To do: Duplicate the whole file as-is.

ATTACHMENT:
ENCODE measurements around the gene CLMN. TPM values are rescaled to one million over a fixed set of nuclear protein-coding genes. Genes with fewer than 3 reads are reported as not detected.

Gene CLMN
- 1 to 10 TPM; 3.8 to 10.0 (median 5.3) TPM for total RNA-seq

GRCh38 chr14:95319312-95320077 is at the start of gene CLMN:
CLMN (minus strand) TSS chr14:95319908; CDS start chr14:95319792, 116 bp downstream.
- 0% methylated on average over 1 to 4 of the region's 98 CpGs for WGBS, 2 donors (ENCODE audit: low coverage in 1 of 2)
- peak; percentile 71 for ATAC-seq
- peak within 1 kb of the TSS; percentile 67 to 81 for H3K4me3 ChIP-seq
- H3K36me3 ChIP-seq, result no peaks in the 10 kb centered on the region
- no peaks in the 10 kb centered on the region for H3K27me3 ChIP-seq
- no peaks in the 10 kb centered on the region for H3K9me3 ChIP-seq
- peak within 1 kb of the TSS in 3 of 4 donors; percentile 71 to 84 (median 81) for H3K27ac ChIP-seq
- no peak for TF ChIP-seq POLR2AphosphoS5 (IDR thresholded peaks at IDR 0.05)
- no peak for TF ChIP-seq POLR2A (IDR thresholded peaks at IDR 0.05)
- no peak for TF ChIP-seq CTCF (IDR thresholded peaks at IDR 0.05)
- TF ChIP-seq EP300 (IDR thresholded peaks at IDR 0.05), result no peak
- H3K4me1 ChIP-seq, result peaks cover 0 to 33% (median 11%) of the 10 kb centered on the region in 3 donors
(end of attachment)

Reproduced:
ENCODE measurements around the gene CLMN. TPM values are rescaled to one million over a fixed set of nuclear protein-coding genes. Genes with fewer than 3 reads are reported as not detected.

Gene CLMN
- 1 to 10 TPM; 3.8 to 10.0 (median 5.3) TPM for total RNA-seq

GRCh38 chr14:95319312-95320077 is at the start of gene CLMN:
CLMN (minus strand) TSS chr14:95319908; CDS start chr14:95319792, 116 bp downstream.
- 0% methylated on average over 1 to 4 of the region's 98 CpGs for WGBS, 2 donors (ENCODE audit: low coverage in 1 of 2)
- peak; percentile 71 for ATAC-seq
- peak within 1 kb of the TSS; percentile 67 to 81 for H3K4me3 ChIP-seq
- H3K36me3 ChIP-seq, result no peaks in the 10 kb centered on the region
- no peaks in the 10 kb centered on the region for H3K27me3 ChIP-seq
- no peaks in the 10 kb centered on the region for H3K9me3 ChIP-seq
- peak within 1 kb of the TSS in 3 of 4 donors; percentile 71 to 84 (median 81) for H3K27ac ChIP-seq
- no peak for TF ChIP-seq POLR2AphosphoS5 (IDR thresholded peaks at IDR 0.05)
- no peak for TF ChIP-seq POLR2A (IDR thresholded peaks at IDR 0.05)
- no peak for TF ChIP-seq CTCF (IDR thresholded peaks at IDR 0.05)
- TF ChIP-seq EP300 (IDR thresholded peaks at IDR 0.05), result no peak
- H3K4me1 ChIP-seq, result peaks cover 0 to 33% (median 11%) of the 10 kb centered on the region in 3 donors